The FED acted yesterday to make a 50 basis point (0.5%) cut in interest rates to a range of 1-1.25%. This is unusual but not really rare — in the past 25 years this has been done 9 times including the most recent one. Bloomberg reports the history. The vote was unanimous; this isn’t always the case, with two of the three 2008 intermeeting rate cuts running up to the Great Recession facing dissension. Since 1998 they’ve always been in a downward direction and usually gathered around moments of significant stress in stock markets.
- October 15, 1998 — the LTCM crisis
- Jan. 3 and April 18, 2001 — tech bubble pop and ensuing recession
- Sept. 17, 2001 — after 9/11
- August 17, 2007 — after failing to act at a meeting 10 days earlier and the market melting down in the middle of the subprime mortgage bank crisis
- Jan. 22, 2008 — large stock market selloff
- March 16, 2008 — Bear Stearns (75 bps cut) — 2 dissenting votes
- October 8, 2008 — coinciding with UK bailout of its banks
At a press conference chair Jay Powell read his opening remarks, which included
The virus and the measures that are being taken to contain it will surely weigh on economic activity, both here and abroad, for some time. We are beginning to see the effects on the tourism and travel industries, and we are hearing concerns from industries that rely on global supply chains. The magnitude and persistence of the overall effects on the economy, however, remain highly uncertain, and the situation remains a fluid one.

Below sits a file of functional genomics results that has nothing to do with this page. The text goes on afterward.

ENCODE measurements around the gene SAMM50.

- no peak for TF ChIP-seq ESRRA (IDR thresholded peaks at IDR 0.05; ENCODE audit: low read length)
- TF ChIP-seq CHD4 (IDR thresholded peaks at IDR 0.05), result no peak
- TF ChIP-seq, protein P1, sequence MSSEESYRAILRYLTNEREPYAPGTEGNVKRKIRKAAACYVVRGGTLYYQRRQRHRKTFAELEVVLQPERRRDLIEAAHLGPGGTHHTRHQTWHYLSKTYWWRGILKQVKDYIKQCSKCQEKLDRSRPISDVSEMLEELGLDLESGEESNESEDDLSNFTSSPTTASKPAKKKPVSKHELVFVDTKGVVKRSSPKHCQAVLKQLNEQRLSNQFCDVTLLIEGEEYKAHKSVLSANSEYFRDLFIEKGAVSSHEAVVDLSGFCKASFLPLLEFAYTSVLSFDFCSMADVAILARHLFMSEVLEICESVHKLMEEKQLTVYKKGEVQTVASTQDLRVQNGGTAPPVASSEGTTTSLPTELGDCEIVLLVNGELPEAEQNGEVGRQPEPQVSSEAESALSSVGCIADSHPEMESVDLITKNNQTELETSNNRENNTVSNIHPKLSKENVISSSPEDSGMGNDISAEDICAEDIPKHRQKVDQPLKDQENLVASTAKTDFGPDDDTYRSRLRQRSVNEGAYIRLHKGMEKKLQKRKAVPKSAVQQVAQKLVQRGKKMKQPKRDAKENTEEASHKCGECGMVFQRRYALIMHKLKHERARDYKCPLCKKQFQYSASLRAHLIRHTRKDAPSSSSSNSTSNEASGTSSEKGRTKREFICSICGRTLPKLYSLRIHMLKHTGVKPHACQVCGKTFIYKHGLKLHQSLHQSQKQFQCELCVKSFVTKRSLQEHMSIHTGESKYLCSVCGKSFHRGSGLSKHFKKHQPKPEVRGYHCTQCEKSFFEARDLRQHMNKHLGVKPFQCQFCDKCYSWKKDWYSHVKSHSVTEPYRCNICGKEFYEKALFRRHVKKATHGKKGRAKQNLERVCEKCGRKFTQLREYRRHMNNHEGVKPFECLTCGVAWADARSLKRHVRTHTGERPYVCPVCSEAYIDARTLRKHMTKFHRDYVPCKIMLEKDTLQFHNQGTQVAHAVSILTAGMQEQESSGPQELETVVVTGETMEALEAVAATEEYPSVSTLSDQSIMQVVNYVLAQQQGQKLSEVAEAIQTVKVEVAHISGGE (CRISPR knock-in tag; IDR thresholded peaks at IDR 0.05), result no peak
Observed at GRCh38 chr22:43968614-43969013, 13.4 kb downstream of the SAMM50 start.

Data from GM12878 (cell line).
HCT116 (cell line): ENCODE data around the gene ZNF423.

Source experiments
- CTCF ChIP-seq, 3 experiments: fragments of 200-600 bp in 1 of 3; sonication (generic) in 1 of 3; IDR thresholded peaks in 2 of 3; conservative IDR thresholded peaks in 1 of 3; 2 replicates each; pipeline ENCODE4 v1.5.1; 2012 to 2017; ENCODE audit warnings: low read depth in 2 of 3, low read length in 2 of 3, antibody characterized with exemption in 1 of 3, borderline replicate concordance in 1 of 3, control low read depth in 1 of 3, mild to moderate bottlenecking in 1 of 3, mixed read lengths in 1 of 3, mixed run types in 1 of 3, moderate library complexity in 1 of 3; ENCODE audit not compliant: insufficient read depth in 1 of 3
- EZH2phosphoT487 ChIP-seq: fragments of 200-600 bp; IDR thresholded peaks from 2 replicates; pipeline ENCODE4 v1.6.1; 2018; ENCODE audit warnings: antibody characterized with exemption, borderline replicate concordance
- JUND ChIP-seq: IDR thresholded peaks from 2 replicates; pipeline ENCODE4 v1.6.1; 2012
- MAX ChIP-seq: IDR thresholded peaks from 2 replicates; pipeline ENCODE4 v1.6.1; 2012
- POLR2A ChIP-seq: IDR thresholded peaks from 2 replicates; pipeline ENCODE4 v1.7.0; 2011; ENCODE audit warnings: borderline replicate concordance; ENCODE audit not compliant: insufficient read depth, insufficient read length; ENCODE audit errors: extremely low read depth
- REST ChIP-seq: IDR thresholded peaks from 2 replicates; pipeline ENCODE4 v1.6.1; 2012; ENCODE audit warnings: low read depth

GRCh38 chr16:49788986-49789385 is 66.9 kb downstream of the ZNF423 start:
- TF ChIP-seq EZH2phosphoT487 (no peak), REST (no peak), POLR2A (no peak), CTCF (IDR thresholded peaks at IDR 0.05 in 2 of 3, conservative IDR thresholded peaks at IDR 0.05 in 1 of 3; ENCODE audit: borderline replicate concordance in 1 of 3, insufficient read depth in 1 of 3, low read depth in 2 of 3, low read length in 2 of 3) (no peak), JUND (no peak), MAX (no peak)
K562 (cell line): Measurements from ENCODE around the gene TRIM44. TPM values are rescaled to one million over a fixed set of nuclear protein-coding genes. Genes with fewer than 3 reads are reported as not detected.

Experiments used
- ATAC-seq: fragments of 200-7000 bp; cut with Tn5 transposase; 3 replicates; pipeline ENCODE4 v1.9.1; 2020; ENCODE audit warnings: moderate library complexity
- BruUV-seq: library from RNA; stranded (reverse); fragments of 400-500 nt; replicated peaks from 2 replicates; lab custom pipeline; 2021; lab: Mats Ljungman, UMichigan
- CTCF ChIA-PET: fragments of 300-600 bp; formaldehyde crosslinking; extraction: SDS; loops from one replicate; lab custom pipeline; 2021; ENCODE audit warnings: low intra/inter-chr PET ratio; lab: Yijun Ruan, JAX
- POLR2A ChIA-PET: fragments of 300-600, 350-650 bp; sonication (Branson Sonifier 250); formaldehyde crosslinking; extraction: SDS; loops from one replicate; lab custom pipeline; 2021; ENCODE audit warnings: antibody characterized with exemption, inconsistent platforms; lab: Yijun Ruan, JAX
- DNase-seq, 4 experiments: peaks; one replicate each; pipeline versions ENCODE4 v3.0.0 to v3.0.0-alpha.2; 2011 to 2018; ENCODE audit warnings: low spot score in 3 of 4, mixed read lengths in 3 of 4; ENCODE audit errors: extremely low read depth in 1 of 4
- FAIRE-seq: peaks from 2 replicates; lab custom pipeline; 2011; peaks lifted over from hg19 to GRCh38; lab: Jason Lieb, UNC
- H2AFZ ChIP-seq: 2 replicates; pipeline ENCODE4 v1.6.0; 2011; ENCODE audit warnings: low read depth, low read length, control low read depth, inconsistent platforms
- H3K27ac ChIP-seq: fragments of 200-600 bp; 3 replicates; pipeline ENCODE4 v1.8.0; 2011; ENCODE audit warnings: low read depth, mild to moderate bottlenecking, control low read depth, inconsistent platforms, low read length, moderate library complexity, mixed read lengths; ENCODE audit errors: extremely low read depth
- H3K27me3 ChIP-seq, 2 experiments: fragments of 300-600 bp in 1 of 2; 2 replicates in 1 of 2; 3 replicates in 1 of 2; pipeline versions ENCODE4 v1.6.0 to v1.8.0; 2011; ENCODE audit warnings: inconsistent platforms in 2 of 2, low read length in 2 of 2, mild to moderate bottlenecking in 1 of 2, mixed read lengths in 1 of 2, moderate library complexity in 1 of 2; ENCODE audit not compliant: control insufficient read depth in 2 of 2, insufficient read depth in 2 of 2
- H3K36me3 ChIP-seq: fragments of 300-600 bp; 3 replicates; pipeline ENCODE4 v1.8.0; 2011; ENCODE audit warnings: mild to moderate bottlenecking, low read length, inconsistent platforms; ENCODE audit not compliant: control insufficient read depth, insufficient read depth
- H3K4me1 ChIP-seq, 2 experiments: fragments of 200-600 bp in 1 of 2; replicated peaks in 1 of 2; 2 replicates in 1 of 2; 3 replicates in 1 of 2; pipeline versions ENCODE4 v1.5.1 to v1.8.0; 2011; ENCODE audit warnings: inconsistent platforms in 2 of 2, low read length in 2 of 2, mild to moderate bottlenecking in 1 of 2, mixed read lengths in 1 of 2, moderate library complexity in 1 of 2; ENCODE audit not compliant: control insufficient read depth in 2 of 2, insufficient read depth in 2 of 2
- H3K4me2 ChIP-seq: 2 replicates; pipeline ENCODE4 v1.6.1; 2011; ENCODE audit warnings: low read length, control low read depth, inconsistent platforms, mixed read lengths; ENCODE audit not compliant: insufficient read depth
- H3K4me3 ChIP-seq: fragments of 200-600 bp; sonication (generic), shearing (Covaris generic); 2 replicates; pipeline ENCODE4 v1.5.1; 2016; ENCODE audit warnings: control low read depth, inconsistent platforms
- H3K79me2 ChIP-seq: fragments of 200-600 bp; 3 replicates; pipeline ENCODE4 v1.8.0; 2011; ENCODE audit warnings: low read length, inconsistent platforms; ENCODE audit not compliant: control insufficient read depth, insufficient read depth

Against this background, the Committee judged that the risks to the U.S. outlook have changed materially. In response, we have eased the stance of monetary policy to provide some more support to the economy.
Markets slumped immediately afterwards, leading many to believe there was an expectation of a 75 bp cut; St. Louis Fed president James Bullard threw cold water on that idea today. “I wouldn’t want to put a tremendous amount of focus on this March meeting. There won’t be a lot of new information there that we don’t have today,” he said.
Much was made over the weekend of the G-7 meeting and statement that was to come out Monday, though it ended up long on words and short on actions. The ECB has come under fresh pressure to act, though their rates are already negative.
The actions taken, however, have done little to calm markets with the Fed unable to fill all demand for overnight repo borrowing this morning.